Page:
While you’re in repayment
Generally, you’ll have from 10 years to repay your loan. You may request an extended repayment plan which would allow you to have up to 25 years to repay your loan, depending on which repayment plan (there are several) you choose.
The Federal Direct Loan Servicing Center will notify you of the date your first payment is due. If you do not choose a repayment plan, the Department of Education will place you on the Standard Repayment Plan, with fixed monthly payments for up to 10 years. Most Federal Direct Loan borrowers choose to stay with the Standard Repayment Plan, but there are other options for borrowers who may need more time to repay or who need to make lower payments at the beginning of the repayment period.
You can change repayment plans at any time by going to the Federal Direct Loan Servicing Center’s website and logging in to your account.
Automated payments (electronic debit)
When the Department of Education sends your first bill, they will tell you how to you can sign up for their electronic debit account (EDA) option and have your bank automatically make your monthly loan payments for you from your checking or savings account. You won’t have to write checks, use stamps, or worry if your payment will get to them by the due date. In addition, Federal Direct Loans offers a 0.25% reduction in the interest rate on your loans during any period when your payments are made through EDA.
Trouble making payments
If you’re having trouble making payments on your loans, contact the Federal Direct Loan Servicing Center as soon as possible. The Federal Direct Loan Servicing Center staff will work with you to determine the best option for you. Options include:
- Changing repayment plans.
- Deferment, if you meet certain requirements. A deferment allows you to temporarily stop making payments on your loan.
- Forbearance, if you don’t meet the eligibility requirements for a deferment but are temporarily unable to make your loan payments. A forbearance allows you to temporarily stop making payments on your loan, temporarily make smaller payments, or extend the time for making payments. Read more about deferments and forbearance here.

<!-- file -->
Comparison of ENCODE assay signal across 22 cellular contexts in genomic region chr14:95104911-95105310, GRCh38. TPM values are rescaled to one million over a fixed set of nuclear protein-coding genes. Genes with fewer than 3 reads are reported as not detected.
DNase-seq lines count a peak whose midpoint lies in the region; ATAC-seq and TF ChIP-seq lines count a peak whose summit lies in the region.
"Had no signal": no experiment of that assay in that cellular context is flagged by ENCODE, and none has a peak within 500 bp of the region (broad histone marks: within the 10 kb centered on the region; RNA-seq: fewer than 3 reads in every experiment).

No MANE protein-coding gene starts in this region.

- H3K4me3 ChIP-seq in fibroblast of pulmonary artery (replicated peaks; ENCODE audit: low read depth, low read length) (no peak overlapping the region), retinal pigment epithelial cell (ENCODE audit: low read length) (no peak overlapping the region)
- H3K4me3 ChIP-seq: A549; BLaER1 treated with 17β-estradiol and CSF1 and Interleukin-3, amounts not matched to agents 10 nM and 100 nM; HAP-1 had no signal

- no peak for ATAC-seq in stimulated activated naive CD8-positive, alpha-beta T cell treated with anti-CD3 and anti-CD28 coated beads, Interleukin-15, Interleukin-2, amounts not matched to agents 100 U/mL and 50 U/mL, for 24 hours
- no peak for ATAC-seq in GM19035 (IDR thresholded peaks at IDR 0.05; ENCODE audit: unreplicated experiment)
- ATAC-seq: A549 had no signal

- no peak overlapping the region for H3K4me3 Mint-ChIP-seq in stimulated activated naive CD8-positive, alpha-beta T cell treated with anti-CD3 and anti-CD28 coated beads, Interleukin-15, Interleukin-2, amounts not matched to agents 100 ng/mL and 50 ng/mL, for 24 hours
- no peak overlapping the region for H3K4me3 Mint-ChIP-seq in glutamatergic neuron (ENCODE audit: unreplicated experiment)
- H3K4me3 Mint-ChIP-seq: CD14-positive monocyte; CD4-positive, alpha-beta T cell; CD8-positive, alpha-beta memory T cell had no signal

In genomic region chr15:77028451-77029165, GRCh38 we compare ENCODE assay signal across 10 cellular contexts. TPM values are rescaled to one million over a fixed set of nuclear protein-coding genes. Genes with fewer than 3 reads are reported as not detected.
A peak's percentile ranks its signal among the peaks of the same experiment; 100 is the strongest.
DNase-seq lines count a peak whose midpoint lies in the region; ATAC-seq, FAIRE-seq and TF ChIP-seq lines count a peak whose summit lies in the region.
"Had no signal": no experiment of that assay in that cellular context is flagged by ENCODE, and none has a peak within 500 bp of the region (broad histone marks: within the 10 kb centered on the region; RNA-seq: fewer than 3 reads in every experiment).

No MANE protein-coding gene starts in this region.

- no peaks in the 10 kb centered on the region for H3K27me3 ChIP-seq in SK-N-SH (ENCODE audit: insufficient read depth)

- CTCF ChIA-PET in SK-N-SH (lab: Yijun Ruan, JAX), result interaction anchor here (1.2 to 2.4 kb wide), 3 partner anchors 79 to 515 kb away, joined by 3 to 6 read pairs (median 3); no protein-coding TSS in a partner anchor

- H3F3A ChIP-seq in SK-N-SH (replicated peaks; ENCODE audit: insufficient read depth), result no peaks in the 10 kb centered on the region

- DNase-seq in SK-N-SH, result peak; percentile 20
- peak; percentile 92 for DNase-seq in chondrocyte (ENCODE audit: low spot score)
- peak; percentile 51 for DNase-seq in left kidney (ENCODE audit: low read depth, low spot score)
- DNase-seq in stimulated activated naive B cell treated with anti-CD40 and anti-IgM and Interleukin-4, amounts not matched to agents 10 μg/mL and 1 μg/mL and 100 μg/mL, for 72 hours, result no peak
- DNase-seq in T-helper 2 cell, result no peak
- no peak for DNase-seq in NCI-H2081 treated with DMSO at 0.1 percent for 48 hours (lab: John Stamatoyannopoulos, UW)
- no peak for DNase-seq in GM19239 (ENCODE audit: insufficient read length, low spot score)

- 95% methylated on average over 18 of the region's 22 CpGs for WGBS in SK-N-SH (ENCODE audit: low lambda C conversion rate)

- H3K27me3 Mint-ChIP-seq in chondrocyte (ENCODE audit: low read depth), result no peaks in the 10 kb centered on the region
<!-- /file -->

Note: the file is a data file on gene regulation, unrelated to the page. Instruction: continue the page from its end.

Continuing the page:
If you stop making payments and don’t get a deferment or forbearance, your loan could go into default, which has serious consequences.
Your loan first becomes “delinquent” if your monthly payment is not received by the due date. If you fail to make a payment, the Department of Education will send you a reminder that your payment is late. If your account remains delinquent, the Department of Education sends you warning notices reminding you of your obligation to repay your loans and the consequences of default.
If you are delinquent on your loan payments, contact the Federal Direct Loan Servicing Center immediately to find out how to bring your account current. Late fees may be added, and your delinquency will be reported to one or more national consumer reporting agencies (credit bureaus), but this is much better than remaining delinquent on your payments and going into default.
Consequences of default
If you default:
- The Department of Education will require you to immediately repay the entire unpaid amount of your loan.
- The Department of Education may sue you, take all or part of your federal and state tax refunds and other federal or state payments, and/or garnish your wages so that your employer is required to send part of your salary to pay off your loan.
- The Department of Education will require you to pay reasonable collection fees and costs, plus court costs and attorney fees.
- You may be denied a professional license.
- You will lose eligibility for other federal student aid and assistance under most federal benefit programs.
- You will lose eligibility for loan deferments.
- The Department of Education will report your default to national consumer reporting agencies (credit bureaus).
For more information and to learn what actions to take if you default on your loans, see the website for the Department’s Default Resolution Group.
Loan cancellation (forgiveness or discharge)
Under certain conditions, you can have all or part of your loan cancelled or discharged. Read more about loan cancellation.
Stay in touch with the Federal Direct Loan Servicing Center. Let them know if you’ve changed your name or permanent address, and make sure that they know when you’ve completed your educational program or transferred to another school.